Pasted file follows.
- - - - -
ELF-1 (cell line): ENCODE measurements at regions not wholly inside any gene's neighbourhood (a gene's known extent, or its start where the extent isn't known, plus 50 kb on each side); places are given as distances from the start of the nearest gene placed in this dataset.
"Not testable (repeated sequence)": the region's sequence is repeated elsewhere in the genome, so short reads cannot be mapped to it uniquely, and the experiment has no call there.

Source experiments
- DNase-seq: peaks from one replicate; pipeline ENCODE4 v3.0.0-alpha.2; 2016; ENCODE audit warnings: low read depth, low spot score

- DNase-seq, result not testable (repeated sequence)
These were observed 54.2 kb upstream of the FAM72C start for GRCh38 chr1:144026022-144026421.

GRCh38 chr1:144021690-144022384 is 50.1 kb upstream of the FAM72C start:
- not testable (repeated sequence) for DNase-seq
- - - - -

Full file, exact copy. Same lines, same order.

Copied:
ELF-1 (cell line): ENCODE measurements at regions not wholly inside any gene's neighbourhood (a gene's known extent, or its start where the extent isn't known, plus 50 kb on each side); places are given as distances from the start of the nearest gene placed in this dataset.
"Not testable (repeated sequence)": the region's sequence is repeated elsewhere in the genome, so short reads cannot be mapped to it uniquely, and the experiment has no call there.

Source experiments
- DNase-seq: peaks from one replicate; pipeline ENCODE4 v3.0.0-alpha.2; 2016; ENCODE audit warnings: low read depth, low spot score

- DNase-seq, result not testable (repeated sequence)
These were observed 54.2 kb upstream of the FAM72C start for GRCh38 chr1:144026022-144026421.

GRCh38 chr1:144021690-144022384 is 50.1 kb upstream of the FAM72C start:
- not testable (repeated sequence) for DNase-seq